You may have more luck if you apply for Media Accreditation (Press Pass is not a generally accepted term and the use of it implies that you are not eligible for one)

Most events / venues have strict guidelines for issuing accreditation, you will normally see a line like "Accreditation is strictly reserved for members of the press i.e. print media, photo, radio, TV, film and news agencies - who fully meet media accreditation requirements." when you apply.


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solrain
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May 30, 2007 19:33 |  #24

Geejay wrote in post #3291170external link
Presumably there are times when less gear is desirable, as it doesn't always pay to 'look' like a pro? Lugging around a bunch of big white lens and a couple of 1Ds etc.. could be a bit obvious....

My work is proof that I am a Pro. I don't need to "put on the Dog" to prove it. My concern is what my clients think, not the other photographers in the pit. Of course I don't go running into a Pro situation with a disposable camera. But people that over buy equipment to impress others are making a mistake. Buy exactly what you need to do your job, and do it correctly.

Your professional behavior counts more than your equipment when potential clients are hiring you. If you don't own a big white lens, and don't need it often, rent it. Some clients do have equipment requirements and if you are hired by them infrequently, again the rental house is your friend.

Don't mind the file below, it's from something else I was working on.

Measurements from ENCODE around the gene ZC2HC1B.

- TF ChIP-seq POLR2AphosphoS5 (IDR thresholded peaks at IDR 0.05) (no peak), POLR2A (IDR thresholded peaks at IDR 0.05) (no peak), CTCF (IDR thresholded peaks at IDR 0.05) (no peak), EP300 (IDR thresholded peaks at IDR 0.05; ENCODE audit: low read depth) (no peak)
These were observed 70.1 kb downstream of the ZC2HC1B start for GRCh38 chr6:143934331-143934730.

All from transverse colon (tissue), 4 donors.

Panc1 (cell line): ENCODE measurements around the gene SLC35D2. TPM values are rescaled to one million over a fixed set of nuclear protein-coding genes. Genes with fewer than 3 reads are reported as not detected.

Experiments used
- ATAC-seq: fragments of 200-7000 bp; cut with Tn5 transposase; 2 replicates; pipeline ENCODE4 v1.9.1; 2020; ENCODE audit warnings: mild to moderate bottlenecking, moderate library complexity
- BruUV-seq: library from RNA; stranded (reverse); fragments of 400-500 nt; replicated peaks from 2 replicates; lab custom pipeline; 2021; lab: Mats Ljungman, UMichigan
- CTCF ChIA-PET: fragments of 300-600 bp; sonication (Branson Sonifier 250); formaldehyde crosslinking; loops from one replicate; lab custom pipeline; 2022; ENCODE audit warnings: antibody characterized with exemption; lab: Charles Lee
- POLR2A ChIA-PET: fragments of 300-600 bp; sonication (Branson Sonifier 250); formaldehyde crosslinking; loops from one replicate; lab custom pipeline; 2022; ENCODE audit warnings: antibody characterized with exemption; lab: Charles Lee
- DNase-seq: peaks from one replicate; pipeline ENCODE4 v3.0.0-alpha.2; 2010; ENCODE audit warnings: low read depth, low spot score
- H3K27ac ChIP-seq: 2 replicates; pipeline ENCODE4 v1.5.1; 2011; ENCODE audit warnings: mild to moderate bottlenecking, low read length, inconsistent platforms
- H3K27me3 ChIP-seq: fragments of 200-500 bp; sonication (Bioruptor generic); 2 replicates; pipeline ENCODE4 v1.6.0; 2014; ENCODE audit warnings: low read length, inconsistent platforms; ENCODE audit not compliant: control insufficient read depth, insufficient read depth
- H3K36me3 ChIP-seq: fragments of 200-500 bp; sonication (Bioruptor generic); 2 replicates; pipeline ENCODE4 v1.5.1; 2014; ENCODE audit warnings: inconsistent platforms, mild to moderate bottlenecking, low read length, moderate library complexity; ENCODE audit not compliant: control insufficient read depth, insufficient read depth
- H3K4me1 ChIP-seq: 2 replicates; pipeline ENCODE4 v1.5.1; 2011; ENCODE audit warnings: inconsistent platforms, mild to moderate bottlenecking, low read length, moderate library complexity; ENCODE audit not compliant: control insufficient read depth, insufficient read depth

If you need 2 5D's or Marks and L glass on a weekly basis, by all means buy it. But don't lug a whale on the job if you won't be using it. Honestly very few people care. You really don't impress long timers with great equipment. I am more impressed by the photographer who throughly knows his or her equipment and knows how to expose, light and compose. Any idiot with a credit card can buy gear. Clients know that. Don't buy into the "gotta" have the best toys game. It's a fools game and a waste of money.


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solrain
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May 30, 2007 19:35 |  #25

Many of us on this side of the Pond still call it a press pass. We Americans can be a little slow to use proper English. :shock:

neil_r wrote in post #3291229external link
You may have more luck if you apply for Media Accreditation (Press Pass is not a generally accepted term and the use of it implies that you are not eligible for one)